It was well worth my effort to clean up the house in preparation for the appraisal. All in all, I used just over 6 gallons of Kilz to do the house. Add to that the one gallon of yellow paint Melissa used to finish the baby room. I patched and sanded the dents and holes, primed all the walls with Kilz, primed the kitchen ceiling with Kilz, nailed up about $130 worth of cheap primed pine clamshell casing around all the doors, and *gasp* primed right over the nasty kitchen wallpaper.
That last decision was hard to make, but it made the house look livable as opposed to looking like a crack house. It most certainly won't stay that way, but it got us through the appraisal. The wallpaper absolutely would not come off the kitchen walls without taking the walls with it. We tried gel, spray, a steamer, straight tearing and scraping - everything really. That wallpaper just sucked. The adhesion of the drywall top paper to the core gave out before the glue on the paper would, so you end up with drywall that would have to be completely patched to still retain any fireproof and waterproof characteristics. That's one reason why I'll be taking it all off the wall and replacing it. My drywall practice has shown me that in a large job like this, it is actually neater and easier to do a proper taping job than to patch the whole thing. The hardest part is just lifting all that drywall.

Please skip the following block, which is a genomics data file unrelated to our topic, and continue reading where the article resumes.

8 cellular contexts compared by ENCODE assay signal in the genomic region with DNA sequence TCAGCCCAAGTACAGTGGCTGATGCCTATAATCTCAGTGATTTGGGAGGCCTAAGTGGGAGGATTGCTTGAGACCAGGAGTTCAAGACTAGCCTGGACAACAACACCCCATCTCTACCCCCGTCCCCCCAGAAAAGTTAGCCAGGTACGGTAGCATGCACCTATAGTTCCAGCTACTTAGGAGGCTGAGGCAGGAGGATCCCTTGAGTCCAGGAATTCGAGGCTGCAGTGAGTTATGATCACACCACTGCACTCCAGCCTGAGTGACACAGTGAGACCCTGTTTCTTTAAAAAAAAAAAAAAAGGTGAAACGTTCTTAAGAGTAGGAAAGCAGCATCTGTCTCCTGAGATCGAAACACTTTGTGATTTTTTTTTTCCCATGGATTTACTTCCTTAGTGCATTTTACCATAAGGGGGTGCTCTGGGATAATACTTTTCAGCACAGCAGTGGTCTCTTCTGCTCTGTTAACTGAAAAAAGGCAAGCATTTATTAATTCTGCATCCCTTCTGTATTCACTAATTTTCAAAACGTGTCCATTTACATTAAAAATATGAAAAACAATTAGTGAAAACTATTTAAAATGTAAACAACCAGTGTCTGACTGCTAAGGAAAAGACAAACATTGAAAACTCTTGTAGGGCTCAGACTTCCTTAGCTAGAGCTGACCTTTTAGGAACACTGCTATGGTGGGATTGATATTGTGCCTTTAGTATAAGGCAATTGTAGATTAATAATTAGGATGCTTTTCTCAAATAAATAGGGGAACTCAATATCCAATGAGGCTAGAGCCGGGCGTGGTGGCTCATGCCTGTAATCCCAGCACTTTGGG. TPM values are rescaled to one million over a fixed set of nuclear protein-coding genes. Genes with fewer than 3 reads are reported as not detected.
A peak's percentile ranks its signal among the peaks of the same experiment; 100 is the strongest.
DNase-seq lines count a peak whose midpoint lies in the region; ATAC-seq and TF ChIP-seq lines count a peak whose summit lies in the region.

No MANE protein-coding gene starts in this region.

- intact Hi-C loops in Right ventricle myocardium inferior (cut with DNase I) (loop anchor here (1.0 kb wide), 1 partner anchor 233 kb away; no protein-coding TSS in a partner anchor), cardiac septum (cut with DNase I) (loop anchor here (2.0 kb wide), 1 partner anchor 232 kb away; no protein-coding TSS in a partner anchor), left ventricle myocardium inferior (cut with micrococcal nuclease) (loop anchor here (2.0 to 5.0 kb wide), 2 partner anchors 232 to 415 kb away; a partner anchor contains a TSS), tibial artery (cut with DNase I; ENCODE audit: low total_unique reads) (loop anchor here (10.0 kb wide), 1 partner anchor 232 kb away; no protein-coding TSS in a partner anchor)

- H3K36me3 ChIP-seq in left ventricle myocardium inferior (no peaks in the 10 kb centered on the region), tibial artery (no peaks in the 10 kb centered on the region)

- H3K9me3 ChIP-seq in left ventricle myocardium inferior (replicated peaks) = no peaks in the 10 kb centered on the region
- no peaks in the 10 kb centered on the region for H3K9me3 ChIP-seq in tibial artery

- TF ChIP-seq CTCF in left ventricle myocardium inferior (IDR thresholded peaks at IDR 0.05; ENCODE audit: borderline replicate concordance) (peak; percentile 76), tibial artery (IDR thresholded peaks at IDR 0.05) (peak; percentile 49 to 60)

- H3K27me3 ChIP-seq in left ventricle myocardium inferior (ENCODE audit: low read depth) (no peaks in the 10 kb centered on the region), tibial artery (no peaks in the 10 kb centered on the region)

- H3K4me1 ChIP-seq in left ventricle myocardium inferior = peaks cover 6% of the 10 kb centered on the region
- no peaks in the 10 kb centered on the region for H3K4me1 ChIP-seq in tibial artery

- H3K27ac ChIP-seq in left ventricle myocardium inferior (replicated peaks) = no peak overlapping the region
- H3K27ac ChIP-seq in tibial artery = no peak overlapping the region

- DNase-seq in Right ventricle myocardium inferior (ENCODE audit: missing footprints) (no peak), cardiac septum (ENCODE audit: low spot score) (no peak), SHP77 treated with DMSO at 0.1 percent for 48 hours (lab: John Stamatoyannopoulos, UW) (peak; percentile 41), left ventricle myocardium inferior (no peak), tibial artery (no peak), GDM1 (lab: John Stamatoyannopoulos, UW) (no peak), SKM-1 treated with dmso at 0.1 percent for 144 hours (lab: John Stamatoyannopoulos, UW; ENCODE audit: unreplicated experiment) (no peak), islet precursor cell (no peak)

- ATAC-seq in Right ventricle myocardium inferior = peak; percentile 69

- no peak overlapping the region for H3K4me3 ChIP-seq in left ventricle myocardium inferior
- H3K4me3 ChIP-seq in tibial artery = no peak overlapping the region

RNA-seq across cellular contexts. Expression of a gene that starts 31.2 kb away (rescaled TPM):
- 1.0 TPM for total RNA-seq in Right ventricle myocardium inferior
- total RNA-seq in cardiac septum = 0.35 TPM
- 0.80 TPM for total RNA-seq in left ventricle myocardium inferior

Here's the way the hall looks with the temporary clamshell trim and all the primer. Since the primer is a bit glossy and I only did one coat, you can still see where the patches are if you look at the wall at an angle, such as the one in this photo.
It was a marathon of several nights of inhaling toxic fumes (those small respirators don't work well if you have a goatee - I actually hallucinated one night just before I called it quits; I thought I saw someone standing right behind me. The night before, I stopped when I kept getting dizzy on the little step ladder). Luckily we have a whole-house fan, and the evenings last week were mild enough to allow us to open all the windows.
On the day of the appraisal, Wednesday, the appraiser called and cancelled due to an emergency with his wife. I'm getting pretty used to this happening with contractors and anyone else that has to come to the house, so I was disappointed and a bit annoyed, but not surprised. He did reschedule and came out Saturday morning at 8 am. He did a nice job going through the house explaining things to me and asking about changes we've made. He also said that the house definitely looked fine inside even with some missing trim, so he'd likely overlook that, as it's all of $200 to fix. (it's a good thing I primed and replaced all the door trim!)